Wednesday, November 22, 2017

Gandapur tribe

A Gandapoor Pawandah with Jezail, 1868. From "Watson and Kaye's" collection

Gandapur is a Pashtun tribe of Ushtarani extraction. Ushtaranis allege themselves to be descended from the famous saint Syed Muhammad Gaisu Daraz by one of his Sherani Pashtun wives. Ushtarani had five sons, of whom the descendants of four (Tarri or Gandapur, Sheikhi, Mareri and Umra) are collectively known as Gandapur, while those of the fifth, Hamar, are alone known as Ushtarani. Grandchildren of Gaisu Daraz were raised by their maternal grandfathers. It is, however, very doubtful that Gesu-daraz had any relationship to any Pashtun tribe, including the Gandapur.

Gandapurs were originally a pawandah and pastoral tribe. When they settled down in Daman, they began to give up their periodical migrations westward, and their commerce with the countries in that directions but even in late 19th century, a few persons of each clan of Gandapurs followed commercial pursuits, and joined the pawandahs in their migrations, and resorted to Kabul, Kandahar and other cities . According to Hayat-i-Afghani [written in 1867] ;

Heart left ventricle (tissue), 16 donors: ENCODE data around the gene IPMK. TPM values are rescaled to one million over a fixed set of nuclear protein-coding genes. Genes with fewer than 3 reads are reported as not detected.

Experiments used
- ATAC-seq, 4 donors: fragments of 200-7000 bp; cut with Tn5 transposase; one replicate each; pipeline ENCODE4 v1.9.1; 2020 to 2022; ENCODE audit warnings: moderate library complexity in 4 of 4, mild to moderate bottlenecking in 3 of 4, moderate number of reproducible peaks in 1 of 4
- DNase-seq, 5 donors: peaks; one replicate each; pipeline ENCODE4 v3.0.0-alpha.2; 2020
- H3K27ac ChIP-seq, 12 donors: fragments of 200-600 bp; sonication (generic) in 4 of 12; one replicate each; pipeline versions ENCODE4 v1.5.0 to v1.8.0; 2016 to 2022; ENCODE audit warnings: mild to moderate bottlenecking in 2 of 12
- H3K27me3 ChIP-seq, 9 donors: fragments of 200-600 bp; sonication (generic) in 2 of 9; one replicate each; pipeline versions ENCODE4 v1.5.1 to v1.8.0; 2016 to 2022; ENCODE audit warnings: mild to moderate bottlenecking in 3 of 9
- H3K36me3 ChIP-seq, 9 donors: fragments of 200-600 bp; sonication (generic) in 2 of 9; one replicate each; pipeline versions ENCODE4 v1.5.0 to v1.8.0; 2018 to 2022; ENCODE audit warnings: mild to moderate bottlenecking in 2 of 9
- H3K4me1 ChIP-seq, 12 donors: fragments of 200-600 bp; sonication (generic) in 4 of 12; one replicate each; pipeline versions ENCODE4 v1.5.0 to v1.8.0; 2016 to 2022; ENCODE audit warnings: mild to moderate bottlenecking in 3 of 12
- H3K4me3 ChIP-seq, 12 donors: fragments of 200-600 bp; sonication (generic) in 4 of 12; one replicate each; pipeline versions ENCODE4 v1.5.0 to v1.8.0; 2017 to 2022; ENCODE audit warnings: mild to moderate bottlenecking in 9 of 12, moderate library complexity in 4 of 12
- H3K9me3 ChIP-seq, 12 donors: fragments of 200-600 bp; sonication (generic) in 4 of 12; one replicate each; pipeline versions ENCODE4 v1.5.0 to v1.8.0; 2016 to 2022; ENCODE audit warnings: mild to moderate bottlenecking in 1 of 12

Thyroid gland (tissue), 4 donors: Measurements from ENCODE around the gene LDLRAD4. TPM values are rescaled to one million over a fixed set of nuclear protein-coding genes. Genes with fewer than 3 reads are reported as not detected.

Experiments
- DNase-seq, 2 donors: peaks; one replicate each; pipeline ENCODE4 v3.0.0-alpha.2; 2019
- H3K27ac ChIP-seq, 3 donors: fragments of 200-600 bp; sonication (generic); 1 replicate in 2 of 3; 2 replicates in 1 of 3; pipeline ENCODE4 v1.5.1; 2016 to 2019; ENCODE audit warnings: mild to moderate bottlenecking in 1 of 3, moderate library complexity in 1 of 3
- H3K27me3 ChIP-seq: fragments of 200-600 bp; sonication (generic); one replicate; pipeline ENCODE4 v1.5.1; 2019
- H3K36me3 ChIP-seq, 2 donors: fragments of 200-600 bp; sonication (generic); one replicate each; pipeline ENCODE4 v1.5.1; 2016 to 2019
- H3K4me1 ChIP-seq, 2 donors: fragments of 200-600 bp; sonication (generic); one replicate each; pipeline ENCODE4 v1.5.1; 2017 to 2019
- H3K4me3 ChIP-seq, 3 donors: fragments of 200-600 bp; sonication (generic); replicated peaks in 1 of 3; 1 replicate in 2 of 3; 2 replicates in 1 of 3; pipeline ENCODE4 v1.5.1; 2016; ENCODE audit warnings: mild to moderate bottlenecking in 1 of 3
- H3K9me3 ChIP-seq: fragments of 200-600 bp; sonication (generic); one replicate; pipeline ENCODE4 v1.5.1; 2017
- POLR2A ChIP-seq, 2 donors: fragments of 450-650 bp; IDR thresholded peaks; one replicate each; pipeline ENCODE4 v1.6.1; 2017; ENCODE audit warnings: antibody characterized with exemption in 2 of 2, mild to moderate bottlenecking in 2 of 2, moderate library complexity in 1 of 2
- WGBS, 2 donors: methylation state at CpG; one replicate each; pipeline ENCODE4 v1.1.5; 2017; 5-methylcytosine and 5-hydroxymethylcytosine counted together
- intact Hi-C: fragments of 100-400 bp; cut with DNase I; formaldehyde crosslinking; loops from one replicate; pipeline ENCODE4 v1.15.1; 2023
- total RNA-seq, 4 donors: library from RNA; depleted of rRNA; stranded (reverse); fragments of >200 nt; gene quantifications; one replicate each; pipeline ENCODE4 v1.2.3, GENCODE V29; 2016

"All (Gandapurs) are either engaged in cultivation and trade, and exhibit in these occupations a fair degree of industry and activity .The merchants wander down into Hindustan in the winter, and in the summer betake themselves to Western Afghanistan, Khurasan and even Turkestan. The Gandapur are generally in fairly easy circumstances. Camels and horses are abundant among them, and every family has a donkey for carrying water. Mules are unknown. Some of the merchants are wealthy enough to employ agents to represent their interests and accompanying the wandering caravans, while they themselves remain at home"